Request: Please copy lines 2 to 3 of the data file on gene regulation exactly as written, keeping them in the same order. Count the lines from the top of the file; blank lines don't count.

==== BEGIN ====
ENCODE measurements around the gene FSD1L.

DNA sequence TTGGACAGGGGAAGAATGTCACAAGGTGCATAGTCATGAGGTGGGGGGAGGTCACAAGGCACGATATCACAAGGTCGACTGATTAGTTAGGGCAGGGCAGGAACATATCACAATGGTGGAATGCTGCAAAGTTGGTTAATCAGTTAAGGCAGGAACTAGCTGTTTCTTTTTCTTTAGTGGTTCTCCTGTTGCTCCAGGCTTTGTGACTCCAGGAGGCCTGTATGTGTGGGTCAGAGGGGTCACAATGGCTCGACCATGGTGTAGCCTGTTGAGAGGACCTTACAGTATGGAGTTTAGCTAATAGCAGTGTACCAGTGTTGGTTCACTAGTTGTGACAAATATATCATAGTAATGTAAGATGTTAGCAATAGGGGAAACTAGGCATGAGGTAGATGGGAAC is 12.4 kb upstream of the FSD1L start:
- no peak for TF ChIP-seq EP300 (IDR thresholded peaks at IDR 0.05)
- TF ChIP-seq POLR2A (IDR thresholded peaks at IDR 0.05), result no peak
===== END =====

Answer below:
DNA sequence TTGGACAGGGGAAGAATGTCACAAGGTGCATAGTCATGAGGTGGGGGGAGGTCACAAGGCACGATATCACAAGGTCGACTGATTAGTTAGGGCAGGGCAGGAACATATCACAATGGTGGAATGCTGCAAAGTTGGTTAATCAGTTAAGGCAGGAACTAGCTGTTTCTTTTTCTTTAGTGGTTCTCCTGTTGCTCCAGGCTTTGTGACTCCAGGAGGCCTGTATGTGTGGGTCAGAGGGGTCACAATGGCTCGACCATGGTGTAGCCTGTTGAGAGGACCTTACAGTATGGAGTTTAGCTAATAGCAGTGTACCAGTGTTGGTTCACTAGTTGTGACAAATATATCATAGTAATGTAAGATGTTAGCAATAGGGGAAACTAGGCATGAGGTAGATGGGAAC is 12.4 kb upstream of the FSD1L start:
- no peak for TF ChIP-seq EP300 (IDR thresholded peaks at IDR 0.05)